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Updated Nov 6, 2012 - 9:34 am

Should politics be discussed at work?

The impending election is a topic you probably won't be able to avoid, but is it a conversation to be had at work?

"Politics, like other things, is an emotional topic," said Paul Spiegalman, an employee morale specialist. "Whether it's politics or religion, there are things that are comfortable for people and things that are not."

According to a recent survey by Careerbuilder of more than 4,100 workers, most workers stay clear of talking about their favorite political candidate around the water cooler.

Sixty-six percent said they choose not to disclose their political affiliation at work.

One explanation for the secrecy is the fear of job loss.

"They feel like if they don't have an opinion that lines up with other people's or even their own boss that they might be putting their position or job at risk," said Spieglman.

According to Spieglman, talking politics at work it is a personal choice and if all parties are interested and willing.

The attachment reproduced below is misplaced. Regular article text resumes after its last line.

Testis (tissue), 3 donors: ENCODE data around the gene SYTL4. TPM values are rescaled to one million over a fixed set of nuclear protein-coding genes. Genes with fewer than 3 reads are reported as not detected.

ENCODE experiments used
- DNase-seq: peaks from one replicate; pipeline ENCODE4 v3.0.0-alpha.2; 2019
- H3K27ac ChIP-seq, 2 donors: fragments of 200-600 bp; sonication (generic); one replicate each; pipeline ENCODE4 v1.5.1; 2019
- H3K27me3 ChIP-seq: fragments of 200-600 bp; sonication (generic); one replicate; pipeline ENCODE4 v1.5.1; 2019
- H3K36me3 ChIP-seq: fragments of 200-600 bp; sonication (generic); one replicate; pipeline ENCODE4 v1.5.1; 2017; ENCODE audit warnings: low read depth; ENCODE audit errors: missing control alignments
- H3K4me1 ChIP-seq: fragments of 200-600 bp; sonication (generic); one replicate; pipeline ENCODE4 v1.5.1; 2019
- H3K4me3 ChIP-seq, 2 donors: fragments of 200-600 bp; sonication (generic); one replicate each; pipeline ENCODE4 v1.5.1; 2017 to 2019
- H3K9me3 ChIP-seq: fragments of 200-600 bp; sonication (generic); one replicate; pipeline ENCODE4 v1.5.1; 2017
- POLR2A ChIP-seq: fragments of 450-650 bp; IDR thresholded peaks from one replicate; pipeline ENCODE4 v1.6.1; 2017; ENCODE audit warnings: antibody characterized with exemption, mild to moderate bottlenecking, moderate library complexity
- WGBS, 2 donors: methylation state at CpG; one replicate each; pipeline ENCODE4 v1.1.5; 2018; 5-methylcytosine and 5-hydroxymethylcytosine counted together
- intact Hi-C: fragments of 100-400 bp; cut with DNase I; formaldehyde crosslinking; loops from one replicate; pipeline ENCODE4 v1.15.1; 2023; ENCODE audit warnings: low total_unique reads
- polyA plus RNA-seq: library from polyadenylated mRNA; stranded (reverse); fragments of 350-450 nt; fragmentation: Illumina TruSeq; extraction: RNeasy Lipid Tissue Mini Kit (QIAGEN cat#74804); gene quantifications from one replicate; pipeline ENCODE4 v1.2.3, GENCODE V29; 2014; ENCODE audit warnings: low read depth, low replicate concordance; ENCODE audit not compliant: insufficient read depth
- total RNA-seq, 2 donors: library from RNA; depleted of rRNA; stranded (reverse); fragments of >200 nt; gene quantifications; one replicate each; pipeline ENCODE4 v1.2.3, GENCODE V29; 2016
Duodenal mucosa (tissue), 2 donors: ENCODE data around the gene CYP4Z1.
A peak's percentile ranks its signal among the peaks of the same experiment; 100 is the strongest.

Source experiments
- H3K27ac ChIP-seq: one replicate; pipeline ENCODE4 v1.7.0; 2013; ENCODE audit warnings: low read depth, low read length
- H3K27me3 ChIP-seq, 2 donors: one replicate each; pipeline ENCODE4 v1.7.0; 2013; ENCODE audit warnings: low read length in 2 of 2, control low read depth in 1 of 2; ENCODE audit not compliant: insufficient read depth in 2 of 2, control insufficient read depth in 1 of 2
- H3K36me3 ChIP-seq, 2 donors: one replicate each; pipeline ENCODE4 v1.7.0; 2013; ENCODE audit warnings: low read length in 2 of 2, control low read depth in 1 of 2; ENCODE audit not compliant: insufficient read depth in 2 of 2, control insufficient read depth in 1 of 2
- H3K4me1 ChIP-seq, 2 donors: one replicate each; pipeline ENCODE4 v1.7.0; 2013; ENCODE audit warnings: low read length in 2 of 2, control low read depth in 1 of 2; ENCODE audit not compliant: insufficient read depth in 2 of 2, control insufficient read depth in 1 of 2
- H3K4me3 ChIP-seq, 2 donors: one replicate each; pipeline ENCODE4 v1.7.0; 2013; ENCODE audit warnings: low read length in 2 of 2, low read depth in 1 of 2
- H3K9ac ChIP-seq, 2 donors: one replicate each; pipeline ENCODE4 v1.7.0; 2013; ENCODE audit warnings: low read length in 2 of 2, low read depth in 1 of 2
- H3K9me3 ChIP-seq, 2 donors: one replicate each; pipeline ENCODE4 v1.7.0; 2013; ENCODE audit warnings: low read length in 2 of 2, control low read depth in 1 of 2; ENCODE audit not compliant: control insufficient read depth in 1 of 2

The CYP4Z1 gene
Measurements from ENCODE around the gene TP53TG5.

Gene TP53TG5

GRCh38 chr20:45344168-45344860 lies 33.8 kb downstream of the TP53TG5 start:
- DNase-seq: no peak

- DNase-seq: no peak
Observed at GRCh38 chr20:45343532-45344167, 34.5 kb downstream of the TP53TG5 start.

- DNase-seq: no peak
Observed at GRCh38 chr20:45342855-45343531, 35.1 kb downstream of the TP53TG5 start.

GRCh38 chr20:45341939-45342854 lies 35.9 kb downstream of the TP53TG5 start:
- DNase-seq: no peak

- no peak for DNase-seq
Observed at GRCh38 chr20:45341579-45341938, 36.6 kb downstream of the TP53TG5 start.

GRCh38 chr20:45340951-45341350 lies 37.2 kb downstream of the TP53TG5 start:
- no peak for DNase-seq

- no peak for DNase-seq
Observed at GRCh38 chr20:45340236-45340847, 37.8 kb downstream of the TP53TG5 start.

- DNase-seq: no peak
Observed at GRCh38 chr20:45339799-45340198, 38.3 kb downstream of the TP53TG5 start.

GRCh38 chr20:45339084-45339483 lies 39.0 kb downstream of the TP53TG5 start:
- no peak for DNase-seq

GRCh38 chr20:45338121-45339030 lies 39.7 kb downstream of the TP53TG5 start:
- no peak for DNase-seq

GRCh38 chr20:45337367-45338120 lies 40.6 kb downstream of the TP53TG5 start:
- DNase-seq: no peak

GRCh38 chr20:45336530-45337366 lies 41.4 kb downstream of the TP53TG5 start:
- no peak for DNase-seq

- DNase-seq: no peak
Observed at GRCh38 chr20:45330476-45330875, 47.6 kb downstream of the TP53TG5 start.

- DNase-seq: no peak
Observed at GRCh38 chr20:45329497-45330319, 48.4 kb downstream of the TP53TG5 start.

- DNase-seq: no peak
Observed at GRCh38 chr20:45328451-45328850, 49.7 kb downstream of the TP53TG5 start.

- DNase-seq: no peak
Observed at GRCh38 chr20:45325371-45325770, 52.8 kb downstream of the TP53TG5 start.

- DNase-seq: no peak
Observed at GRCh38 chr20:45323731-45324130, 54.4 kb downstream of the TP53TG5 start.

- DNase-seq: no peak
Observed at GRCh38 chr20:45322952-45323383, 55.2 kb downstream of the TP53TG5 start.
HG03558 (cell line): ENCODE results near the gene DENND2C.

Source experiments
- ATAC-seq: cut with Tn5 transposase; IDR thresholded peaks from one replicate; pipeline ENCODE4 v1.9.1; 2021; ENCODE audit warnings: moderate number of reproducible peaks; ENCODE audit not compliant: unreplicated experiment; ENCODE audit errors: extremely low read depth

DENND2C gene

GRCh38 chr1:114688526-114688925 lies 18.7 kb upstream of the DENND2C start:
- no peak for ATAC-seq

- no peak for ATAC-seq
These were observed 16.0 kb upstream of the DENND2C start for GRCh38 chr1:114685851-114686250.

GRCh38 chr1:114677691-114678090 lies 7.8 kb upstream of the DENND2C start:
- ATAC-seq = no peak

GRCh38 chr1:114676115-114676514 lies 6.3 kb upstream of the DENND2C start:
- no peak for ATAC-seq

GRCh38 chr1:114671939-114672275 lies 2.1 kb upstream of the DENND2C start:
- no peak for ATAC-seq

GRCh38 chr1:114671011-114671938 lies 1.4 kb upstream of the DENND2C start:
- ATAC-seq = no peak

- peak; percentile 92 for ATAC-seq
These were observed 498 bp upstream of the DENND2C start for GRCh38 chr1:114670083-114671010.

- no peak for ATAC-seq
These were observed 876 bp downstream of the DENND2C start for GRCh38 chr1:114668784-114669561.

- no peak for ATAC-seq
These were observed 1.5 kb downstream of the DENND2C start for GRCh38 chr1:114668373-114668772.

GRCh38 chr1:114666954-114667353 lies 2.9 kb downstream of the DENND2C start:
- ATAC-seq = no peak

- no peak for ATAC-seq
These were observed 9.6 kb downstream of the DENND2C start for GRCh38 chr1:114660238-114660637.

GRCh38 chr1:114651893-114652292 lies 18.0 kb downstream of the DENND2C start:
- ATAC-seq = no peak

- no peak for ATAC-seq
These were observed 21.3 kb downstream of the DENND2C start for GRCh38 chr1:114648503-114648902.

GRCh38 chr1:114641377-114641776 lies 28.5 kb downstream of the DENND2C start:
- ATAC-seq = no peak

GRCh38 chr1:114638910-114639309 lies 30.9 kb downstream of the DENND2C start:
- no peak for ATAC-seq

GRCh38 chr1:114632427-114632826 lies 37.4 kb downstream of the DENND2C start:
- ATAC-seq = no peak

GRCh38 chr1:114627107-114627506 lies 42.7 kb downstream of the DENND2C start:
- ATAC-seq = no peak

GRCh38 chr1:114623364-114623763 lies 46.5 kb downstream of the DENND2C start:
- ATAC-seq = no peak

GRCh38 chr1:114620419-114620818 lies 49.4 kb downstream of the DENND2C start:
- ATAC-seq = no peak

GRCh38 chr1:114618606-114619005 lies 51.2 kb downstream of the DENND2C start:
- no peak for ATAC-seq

About the Author

Sandra moved from the small border city of Yuma, Arizona to study Broadcast Journalism at Arizona State University in the late 90s. Since graduating, she's worked at several local TV stations including Univision, Fox 10 and 3TV.

Working at KTAR, has allowed her the opportunity to cover major national news events, including Presidential visits, the Tucson Tragedy and the Wallow fire.

When Sandra isn't covering breaking news or behind a microphone in the studio, she's probably at home with her best friend Mark and her two dogs, Lily and Lola.

Sandra enjoys cooking and admits to enjoying "really bad" reality T.V. She also enjoys spending quiet time at home with people she loves, playing a little poker and traveling.


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